- enforcing downtime requirements and maintaining a log of visitors,
- taking care when disposing of dead stock particularly if using a communal disposal method,
- isolating newly arriving animals and continuing vet to vet discussions about animal health at the herd of origin, and
- showering into the facility where practical and changing into clean boots and coveralls (veterinarians should also be careful not to track the virus between herds on their person, equipment or vehicles)
NY Ag & Markets has a fact sheet posted here: http://www.agriculture.ny.gov/AI/PEDV_Outreach.pdfResources for this article were found at websites below. For more information, visit: http://www.aasv.org/aasv%20website/Resources/Diseases/PorcineEpidemicDiarrhea.php, the website for the American Association of Swine Veterinarians. Information is continually updated when it becomes available.http://www.pork.org/Research/2641/ResearchLatestNews.aspx#.Uv1YLfldUrV. The Pork Checkoff site has lots of information on current research and available resources.
Whole-Farm Webinar Series
January 9, 2024
January 16, 2024
January 23, 2024
January 30, 2024
February 6, 2024
February 13, 2024
February 20, 2024
February 27, 2024
March 5, 2024
March 12, 2024
Join us for this series on enhancing farm efficiency. Explore innovative practices and cutting-edge technologies to optimize feeding and management.
To register: https://cals.cornell.edu/whole...
Northeast Dairy Management Conference
March 6 - March 7, 2024
East Syracuse, NY
The upcoming conference will center around the theme of Embracing Opportunities for a Viable Future. The sessions will be focused on strategies that can be utilized to initiate progress, invoke enthusiasm, and develop new leadership strategies to tackle challenges and capitalize on opportunities. Attendees will have the opportunity to learn from experts in their respective fields, network with peers, and gain valuable insights into the latest topics and developments in the dairy industry. The conference will provide a platform for attendees to share their experiences, exchange ideas, and collaborate on innovative solutions to the challenges that lie ahead.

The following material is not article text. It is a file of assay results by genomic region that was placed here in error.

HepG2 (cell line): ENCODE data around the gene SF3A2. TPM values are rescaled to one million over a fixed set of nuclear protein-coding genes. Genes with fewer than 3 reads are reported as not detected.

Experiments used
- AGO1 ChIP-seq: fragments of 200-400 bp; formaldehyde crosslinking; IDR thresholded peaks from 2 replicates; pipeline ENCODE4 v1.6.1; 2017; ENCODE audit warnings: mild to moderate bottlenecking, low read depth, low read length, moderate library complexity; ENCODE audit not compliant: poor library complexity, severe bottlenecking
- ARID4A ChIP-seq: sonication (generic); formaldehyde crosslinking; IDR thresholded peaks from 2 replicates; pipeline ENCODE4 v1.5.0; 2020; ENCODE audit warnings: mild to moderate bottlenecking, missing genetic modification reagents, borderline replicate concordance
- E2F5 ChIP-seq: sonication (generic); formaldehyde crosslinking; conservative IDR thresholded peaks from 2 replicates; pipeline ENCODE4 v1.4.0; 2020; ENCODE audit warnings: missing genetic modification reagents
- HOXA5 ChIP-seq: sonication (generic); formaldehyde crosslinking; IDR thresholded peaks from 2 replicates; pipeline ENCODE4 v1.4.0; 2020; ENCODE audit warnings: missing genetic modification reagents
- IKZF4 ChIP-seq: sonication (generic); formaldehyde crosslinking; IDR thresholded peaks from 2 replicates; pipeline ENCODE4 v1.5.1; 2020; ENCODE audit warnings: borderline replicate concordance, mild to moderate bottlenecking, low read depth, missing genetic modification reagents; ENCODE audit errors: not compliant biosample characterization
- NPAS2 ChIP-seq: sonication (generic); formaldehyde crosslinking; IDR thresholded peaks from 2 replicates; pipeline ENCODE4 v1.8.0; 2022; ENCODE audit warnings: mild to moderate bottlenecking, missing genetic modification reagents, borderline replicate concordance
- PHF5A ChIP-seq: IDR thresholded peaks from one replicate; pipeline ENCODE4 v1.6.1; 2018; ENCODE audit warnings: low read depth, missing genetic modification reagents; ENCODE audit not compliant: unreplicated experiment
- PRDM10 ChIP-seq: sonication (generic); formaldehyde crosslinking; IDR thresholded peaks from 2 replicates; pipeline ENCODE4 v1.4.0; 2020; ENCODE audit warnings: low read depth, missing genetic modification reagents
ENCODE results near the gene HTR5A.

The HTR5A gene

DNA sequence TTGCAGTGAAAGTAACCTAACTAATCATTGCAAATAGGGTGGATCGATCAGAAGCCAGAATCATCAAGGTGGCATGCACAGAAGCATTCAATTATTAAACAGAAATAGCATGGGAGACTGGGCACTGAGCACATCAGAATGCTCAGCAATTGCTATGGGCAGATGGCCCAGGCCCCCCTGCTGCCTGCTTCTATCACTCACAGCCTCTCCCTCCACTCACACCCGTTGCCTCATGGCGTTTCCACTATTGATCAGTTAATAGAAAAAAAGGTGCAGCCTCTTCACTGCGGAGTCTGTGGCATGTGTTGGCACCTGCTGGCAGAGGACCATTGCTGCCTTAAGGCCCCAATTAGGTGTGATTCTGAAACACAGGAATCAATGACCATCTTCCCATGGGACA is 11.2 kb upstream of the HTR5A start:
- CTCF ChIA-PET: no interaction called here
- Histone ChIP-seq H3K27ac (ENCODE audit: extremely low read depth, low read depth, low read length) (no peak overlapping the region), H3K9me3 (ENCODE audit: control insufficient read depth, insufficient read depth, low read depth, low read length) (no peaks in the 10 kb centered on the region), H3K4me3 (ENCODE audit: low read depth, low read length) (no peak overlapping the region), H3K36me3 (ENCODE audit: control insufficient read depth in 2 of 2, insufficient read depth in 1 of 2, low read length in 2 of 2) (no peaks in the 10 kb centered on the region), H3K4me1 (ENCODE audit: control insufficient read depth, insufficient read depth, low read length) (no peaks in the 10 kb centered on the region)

2024 Spring Safety Meeting with Dairy Support Services
March 8, 2024
This meeting is targeted at both experienced and new farm workers who are operating trucks and ag equipment while applying manure and harvesting crops.
Farm Participants Needed for Bale Grazing Grant!Information on the Project:
- Approximately 10 acres total needed to bale graze two different bale densities
- "Core" farms will graze two winters, "Demo" farms will graze one winter.